I may have painted a picture of perfection in my grandmother, but this could not be farther from the truth. Shosh was anything but perfect. She had outbursts of rage whenever someone stepped on her toes. She was resolute in her ways. She matched to the beat of her own drum. It was always either her way or the highway. Yet her imperfections always faded against the brilliance of her strength, resilience, warmth and hard work.

For me, Shosh will always be an angel, incapable of any wrong.  She was a mother hen, drawing in everybody who crossed her path and cuddling them in her warmth.

It has been over two decades since we lay her body to sleep. Her spirit though is very much alive.

Why write about my grandmother, you ask?  Why narrate tales of Leah Njoki, a woman whom I would give anything to get back? How pleasurable would it be, to sit at her bosom and drink from her well of wisdom! She will forever stand idolized in my eyes for having made quantum leaps with very little resources.  Her tenacity in raising the standard of her life sets a massive challenge- it is never too late to pursue a dream. Shosh demonstrated that when she set camp at the doorstep of a classroom in her senior years.

I have often re-modeled my grandmother and placed her in the year 2018. Here’s how I think she would have turned out:

  • She would have at least these 3 Apps: Wunderlist, Rescue Time or Clara. I know you are wondering what these are. These Apps are efficient planners that help you prioritize and execute your tasks over a specific period of time.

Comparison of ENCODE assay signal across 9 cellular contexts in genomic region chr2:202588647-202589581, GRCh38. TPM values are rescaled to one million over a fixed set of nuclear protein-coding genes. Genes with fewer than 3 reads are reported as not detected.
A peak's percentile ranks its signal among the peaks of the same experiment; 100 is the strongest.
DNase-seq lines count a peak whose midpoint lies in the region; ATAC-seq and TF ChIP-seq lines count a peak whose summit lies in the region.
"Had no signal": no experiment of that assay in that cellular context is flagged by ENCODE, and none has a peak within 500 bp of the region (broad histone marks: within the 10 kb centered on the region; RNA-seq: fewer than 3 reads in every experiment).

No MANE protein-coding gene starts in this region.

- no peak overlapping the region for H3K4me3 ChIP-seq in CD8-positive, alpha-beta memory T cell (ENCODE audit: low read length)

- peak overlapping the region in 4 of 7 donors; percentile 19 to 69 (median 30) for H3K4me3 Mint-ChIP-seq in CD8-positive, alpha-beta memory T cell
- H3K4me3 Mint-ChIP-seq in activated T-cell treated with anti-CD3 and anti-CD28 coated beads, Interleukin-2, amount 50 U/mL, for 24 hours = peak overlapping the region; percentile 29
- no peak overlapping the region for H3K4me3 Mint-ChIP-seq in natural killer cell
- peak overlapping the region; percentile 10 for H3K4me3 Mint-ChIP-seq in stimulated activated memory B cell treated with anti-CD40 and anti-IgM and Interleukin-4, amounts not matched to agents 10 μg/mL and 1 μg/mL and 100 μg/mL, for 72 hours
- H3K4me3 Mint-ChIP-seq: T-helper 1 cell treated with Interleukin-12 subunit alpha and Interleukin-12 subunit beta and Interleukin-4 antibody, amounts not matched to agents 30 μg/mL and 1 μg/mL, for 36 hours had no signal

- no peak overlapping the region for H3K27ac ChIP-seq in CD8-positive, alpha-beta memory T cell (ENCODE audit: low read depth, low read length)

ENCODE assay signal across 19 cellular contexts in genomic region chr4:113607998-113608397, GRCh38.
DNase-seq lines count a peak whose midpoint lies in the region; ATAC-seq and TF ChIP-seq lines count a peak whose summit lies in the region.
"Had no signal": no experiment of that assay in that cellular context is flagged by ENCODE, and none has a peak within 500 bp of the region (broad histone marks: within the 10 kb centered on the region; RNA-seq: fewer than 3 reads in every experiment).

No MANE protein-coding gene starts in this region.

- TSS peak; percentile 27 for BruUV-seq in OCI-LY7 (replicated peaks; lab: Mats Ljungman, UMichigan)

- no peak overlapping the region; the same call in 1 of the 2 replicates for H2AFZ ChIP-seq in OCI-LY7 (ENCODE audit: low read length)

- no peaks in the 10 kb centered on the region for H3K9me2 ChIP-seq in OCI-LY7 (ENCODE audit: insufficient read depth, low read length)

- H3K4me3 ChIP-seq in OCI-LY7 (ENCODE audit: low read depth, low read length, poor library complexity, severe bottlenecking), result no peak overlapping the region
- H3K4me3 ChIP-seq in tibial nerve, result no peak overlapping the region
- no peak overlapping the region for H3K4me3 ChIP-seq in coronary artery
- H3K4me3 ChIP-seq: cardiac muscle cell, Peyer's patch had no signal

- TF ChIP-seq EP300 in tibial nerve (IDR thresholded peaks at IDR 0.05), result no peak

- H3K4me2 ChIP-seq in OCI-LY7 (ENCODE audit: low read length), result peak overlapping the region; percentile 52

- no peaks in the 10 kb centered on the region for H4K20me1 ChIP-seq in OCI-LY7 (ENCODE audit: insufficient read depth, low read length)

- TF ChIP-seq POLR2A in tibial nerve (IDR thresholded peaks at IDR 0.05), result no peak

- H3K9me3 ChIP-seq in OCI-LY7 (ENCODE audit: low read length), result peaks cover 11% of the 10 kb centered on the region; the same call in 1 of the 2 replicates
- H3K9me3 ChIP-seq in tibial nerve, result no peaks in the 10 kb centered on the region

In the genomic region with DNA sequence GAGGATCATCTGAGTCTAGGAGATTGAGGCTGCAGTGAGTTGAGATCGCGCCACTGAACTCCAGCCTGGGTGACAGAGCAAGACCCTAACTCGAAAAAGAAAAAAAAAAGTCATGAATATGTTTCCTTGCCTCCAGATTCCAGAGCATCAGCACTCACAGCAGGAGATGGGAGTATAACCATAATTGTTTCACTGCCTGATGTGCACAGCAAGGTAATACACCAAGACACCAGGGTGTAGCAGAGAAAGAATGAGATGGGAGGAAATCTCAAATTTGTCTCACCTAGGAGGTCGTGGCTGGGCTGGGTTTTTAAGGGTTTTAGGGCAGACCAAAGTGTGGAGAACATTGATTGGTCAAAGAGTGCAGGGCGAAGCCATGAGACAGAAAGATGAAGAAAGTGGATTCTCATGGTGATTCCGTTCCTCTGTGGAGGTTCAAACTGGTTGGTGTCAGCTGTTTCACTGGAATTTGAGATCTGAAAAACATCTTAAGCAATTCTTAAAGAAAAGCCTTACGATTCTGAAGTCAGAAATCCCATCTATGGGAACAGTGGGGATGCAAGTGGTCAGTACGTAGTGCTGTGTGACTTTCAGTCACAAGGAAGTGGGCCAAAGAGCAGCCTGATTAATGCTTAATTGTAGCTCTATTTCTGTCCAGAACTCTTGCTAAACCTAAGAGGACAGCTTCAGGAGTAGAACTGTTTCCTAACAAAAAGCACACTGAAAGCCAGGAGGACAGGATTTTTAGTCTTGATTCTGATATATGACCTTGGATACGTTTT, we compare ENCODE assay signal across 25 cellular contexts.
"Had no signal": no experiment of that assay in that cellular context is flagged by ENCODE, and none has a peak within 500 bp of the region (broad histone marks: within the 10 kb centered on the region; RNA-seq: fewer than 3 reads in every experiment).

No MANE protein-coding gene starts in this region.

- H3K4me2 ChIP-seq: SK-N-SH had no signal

• She would be a successful entrepreneur: She had the main gig and a side hustle. She utilized every space on her farm. Bless her. Coupled with the advancement of farming ethics in the modern day, I would be willing to bet that she would absolutely thrive in Agri-Business.
  • She would have a huge Instagram following: Shosh was not only fashionable, but she also had thousands of friends. They hailed from the church, the chamas, and neighbors from far and wide.
  • She would be a Professor: The same spirit that urged her to get an education in her late years would have propelled her as a rising star in the academic firmament.
  • She would be a health fanatic: She ate bananas, eggs from her chicken, produce from her farm and drank milk from her cows. She nourished her children on the same.

 

Cancer may have taken my grandmother away from me. But the tugging I feel upon my life must emanate from her. In the dead of the night, I feel her admonishing me to give my best in this life.

I know you are aware of someone who has gone ahead of you, but whose life speaks to yours. Someone who urges you incessantly to give this period of your life the best shot you possibly can. You know what? We owe them that. For being alive at a time like this. When technology has made life so much easier, and the internet is vast with possibilities.

 

Food For Thought:  If those who went ahead of us were to make a comeback what would they think of us?